Many public officials and ordinary people rushed to help direct traffic or to settle the evacuees streaming into shelters. But evacuees also described seeing families abandoning cars, and even watching fistfights on gridlocked roads Sunday.
The federal government in recent years has made evacuation and emergency-response plans for major dams off-limit information for the public, for fear the information could be exploited for terror attacks or hacking. California officials cited that reason this week in declining to release the latest emergency plans for the dam.
Wilson, the state Department of Water Resources spokesman, said authorities have implemented the reverse-911 automated warnings recommended by federal regulators, and also activated an emergency broadcast system locally. Residents confirmed the reverse-911 system worked Sunday.
With another storm arriving Thursday, and months left in California's rainy season, Nancy Vogel, another state spokesperson, said the state now has drones, cameras and human lookouts watching the dam and its spillways.
Operators have been releasing torrents of water down the damaged main spillway to try to make sure the water does not pour over the emergency spillway as it did last weekend.
Even with the round-the-clock efforts by dam operators, Oroville Mayor Linda Dahlmeier immediately began praying for those closer to the dam when she heard the first drops of rain hit the metal roof of her home Thursday.
"You just start bawling," Dahlmeier said. "This is Mother Nature's hand."
Oroville used to have civil-defense sirens for emergencies, Dahlmeier thought, but funds for such public expenses have dwindled in the foothill counties. Neither she nor others recalled the annual safety briefings for the public that federal regulators urged of the state water agency.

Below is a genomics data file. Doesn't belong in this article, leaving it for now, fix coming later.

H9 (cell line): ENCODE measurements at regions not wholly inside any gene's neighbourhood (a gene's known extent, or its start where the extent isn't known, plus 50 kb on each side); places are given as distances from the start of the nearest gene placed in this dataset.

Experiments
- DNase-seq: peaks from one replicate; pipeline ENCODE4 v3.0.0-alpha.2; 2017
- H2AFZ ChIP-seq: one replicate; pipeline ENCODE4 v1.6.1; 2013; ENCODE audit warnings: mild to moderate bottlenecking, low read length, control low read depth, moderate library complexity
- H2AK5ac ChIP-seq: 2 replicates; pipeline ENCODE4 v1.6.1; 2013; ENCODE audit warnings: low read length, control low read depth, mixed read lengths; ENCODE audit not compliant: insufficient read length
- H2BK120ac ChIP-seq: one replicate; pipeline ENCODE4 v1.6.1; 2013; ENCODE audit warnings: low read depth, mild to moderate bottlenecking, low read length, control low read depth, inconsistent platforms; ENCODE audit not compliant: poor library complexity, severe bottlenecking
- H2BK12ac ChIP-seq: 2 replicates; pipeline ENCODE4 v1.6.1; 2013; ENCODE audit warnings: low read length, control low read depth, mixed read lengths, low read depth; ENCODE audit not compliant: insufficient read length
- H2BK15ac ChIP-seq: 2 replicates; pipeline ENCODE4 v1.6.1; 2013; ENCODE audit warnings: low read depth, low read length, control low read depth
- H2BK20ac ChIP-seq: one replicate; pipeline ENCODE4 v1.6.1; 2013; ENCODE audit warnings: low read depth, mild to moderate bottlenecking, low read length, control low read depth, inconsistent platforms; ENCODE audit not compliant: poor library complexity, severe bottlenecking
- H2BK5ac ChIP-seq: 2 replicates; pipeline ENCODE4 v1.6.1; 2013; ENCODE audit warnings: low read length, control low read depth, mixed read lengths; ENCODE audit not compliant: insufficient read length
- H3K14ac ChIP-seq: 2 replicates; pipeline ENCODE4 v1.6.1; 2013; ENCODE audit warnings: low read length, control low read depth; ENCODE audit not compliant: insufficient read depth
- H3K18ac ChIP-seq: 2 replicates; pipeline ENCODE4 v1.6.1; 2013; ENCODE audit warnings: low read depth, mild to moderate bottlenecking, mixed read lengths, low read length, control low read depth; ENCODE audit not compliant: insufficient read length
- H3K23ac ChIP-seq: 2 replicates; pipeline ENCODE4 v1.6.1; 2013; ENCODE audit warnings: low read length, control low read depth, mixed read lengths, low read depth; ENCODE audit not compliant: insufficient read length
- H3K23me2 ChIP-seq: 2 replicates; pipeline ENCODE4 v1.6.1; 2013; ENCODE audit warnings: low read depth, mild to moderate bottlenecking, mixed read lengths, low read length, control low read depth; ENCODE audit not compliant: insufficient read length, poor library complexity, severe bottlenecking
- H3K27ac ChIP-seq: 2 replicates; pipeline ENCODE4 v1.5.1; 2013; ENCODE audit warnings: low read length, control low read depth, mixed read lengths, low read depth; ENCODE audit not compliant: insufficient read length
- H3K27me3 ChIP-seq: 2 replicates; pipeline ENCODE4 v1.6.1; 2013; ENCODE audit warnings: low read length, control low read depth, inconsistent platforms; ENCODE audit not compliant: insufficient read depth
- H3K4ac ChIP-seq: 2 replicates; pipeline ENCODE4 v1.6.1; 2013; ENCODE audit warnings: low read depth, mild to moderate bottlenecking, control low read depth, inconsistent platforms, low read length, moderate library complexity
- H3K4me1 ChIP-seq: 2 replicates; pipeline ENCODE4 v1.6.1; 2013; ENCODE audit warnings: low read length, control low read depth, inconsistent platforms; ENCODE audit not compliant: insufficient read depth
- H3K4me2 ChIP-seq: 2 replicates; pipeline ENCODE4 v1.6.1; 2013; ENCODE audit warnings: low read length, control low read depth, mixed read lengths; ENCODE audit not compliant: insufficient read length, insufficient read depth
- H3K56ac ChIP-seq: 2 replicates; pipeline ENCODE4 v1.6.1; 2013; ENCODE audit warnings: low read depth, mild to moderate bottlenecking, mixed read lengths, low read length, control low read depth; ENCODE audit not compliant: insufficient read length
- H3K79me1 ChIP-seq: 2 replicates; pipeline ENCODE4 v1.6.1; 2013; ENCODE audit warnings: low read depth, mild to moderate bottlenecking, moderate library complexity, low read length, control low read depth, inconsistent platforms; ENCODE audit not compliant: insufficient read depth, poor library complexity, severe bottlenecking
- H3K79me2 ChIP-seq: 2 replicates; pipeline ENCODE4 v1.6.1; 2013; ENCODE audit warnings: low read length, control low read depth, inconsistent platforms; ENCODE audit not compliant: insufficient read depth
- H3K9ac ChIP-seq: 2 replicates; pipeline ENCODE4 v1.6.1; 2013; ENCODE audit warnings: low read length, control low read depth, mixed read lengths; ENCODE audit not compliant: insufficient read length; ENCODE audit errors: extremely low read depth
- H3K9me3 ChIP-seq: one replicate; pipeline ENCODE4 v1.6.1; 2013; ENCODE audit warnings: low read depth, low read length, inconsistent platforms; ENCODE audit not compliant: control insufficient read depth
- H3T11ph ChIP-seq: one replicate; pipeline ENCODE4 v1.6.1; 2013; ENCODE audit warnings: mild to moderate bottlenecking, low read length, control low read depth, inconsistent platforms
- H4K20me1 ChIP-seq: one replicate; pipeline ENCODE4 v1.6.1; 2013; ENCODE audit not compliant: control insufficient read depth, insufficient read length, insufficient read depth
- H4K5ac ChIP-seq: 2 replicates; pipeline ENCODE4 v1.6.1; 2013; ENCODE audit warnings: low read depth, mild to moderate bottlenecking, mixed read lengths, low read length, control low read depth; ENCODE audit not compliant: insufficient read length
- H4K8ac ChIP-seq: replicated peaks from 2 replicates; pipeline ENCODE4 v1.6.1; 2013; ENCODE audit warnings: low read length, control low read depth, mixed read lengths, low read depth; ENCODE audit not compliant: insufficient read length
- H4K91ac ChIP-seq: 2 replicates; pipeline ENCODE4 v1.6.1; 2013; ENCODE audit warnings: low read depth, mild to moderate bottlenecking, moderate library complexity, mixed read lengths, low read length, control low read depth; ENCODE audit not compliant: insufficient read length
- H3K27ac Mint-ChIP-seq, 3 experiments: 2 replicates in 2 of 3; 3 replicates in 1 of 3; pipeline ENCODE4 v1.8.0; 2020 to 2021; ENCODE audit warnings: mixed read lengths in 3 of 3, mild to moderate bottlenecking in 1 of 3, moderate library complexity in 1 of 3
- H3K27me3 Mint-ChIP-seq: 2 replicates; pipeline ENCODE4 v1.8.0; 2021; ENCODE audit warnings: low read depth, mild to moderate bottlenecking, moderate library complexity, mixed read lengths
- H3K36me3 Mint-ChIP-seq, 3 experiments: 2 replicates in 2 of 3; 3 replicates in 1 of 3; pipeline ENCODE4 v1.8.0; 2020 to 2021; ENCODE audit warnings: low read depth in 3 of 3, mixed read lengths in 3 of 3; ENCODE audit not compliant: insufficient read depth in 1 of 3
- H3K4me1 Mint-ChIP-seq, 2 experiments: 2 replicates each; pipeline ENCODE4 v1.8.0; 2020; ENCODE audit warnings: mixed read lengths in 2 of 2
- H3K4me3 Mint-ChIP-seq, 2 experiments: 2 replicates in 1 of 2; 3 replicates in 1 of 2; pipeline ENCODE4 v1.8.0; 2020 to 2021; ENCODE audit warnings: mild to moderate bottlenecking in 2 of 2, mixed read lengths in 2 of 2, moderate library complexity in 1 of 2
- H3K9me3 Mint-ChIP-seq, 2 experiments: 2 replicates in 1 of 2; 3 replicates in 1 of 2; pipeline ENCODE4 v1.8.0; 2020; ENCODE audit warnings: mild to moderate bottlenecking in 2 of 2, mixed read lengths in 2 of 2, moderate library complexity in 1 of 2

"You know what the evacuation plan is? 'Get the hell out of town!'" said Kevin Zeitler, a critic of the state water agency's interactions with communities downstream of the dam.
Zeitler was staying put at his office in Oroville's vulnerable downtown, but keeping his pickup truck in front of the office fully packed.
Since the 1990s, Oroville and other communities in Butte County have asked the state for the $300 million it would take to widen the full route of a key highway out of the county from two lanes to four, said Jon Clark, head of the Butte County Association of Governments.
Unquestionably, that would have helped in the evacuations, Clark and others said.
For Butte County's many low-income retirees and others unable to drive, Clark's association got buses on to the road Sunday to carry people to safety.
In a disaster as sudden as a major problem with a dam, authorities will have had warning signs telling them to increase their vigilance, even if that is just forecasts of storms coming, said John Renne, an urban-planning professor at Florida Atlantic University.
And the public can almost always be warned, even if it entails greater government investment in public-warning technology. "Minutes can save lives," Renne said.